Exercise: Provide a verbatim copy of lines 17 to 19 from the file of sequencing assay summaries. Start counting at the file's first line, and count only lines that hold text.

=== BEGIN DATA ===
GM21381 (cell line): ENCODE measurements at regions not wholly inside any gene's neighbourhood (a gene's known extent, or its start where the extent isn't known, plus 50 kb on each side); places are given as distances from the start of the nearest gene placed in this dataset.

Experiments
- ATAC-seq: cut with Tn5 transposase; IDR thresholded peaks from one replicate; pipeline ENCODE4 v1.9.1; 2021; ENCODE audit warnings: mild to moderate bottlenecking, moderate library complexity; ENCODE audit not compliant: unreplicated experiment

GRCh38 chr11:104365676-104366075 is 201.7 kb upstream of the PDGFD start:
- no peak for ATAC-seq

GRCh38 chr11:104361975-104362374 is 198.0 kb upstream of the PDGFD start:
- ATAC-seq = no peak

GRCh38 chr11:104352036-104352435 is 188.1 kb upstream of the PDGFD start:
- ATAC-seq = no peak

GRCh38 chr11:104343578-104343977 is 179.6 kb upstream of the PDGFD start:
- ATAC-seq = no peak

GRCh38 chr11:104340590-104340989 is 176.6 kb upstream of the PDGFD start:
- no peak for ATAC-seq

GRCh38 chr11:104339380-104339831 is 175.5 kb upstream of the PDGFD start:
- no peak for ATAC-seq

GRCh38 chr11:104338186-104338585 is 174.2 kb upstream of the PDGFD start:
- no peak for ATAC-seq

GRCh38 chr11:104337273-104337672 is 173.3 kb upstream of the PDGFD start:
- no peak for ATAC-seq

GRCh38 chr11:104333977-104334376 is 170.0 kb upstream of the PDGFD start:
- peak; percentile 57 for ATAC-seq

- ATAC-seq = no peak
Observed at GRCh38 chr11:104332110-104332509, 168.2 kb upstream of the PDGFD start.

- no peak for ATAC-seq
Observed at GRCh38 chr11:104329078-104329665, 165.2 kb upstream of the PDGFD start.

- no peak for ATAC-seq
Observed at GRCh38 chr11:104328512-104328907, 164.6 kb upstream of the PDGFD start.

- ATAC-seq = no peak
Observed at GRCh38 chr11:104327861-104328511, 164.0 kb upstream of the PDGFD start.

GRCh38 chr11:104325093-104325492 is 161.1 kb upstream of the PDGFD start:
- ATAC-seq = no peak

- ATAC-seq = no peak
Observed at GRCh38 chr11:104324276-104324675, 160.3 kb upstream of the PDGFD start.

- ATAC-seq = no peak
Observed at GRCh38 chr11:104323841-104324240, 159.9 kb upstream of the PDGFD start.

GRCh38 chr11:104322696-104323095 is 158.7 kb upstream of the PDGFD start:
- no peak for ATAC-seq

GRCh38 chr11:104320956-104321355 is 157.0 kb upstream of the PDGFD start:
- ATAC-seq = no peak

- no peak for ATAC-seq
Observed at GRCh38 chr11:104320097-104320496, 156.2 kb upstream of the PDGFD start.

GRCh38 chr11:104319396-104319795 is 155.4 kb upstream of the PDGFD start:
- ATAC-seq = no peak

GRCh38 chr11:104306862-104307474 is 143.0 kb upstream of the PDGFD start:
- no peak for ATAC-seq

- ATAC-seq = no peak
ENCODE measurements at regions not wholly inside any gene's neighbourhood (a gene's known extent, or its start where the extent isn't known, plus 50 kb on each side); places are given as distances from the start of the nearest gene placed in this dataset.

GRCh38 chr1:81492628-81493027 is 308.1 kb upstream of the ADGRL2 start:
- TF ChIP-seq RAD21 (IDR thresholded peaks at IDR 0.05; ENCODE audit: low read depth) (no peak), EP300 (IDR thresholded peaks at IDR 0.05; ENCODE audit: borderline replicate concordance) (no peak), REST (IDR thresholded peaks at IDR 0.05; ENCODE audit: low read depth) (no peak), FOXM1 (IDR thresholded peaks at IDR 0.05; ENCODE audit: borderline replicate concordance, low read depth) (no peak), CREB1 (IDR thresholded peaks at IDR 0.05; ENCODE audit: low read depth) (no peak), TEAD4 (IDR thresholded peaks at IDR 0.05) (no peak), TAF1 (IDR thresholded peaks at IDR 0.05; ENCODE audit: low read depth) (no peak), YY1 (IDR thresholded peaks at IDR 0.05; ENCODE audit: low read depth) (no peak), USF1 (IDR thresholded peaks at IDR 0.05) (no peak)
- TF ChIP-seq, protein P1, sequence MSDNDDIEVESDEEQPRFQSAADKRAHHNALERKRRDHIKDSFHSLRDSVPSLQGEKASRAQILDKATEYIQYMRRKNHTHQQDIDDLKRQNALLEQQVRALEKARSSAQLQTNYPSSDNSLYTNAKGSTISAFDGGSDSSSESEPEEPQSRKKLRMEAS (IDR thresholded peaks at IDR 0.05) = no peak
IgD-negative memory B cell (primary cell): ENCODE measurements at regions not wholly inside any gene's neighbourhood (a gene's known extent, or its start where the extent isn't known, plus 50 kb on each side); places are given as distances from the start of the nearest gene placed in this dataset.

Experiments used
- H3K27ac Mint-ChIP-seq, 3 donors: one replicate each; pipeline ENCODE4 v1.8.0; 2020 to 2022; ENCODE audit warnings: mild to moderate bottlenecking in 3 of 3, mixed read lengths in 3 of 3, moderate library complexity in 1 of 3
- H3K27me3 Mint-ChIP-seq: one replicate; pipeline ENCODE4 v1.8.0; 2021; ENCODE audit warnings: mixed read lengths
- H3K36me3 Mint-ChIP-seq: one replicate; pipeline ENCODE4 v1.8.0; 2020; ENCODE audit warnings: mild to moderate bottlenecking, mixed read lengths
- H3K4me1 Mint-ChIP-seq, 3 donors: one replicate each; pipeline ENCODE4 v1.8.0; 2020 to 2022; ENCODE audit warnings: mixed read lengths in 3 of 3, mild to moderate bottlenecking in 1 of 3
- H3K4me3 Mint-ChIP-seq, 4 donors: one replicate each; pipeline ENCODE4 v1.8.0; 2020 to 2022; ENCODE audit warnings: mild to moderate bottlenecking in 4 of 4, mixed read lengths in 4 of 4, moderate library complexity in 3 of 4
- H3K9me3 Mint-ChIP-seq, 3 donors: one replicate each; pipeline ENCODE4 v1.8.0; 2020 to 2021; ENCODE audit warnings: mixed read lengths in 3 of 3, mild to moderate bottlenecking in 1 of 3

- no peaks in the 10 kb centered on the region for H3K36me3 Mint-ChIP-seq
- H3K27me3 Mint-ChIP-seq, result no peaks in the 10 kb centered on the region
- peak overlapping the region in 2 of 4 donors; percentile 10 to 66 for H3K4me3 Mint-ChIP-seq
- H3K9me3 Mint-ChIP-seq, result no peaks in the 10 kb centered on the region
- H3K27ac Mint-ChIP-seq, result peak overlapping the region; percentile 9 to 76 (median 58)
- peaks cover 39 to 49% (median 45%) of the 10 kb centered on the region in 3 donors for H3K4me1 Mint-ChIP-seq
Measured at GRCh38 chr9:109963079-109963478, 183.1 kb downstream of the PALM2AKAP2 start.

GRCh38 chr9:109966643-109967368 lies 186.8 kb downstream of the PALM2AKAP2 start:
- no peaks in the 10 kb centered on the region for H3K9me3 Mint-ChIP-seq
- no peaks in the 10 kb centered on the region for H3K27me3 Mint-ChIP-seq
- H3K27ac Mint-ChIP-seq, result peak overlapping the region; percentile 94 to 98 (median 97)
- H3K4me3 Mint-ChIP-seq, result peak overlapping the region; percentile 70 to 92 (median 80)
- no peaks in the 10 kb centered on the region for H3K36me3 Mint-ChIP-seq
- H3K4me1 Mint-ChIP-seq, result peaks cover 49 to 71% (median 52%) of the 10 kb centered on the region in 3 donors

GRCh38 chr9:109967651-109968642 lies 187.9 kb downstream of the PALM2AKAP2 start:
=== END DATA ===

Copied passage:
- no peak for ATAC-seq

GRCh38 chr11:104337273-104337672 is 173.3 kb upstream of the PDGFD start:
- no peak for ATAC-seq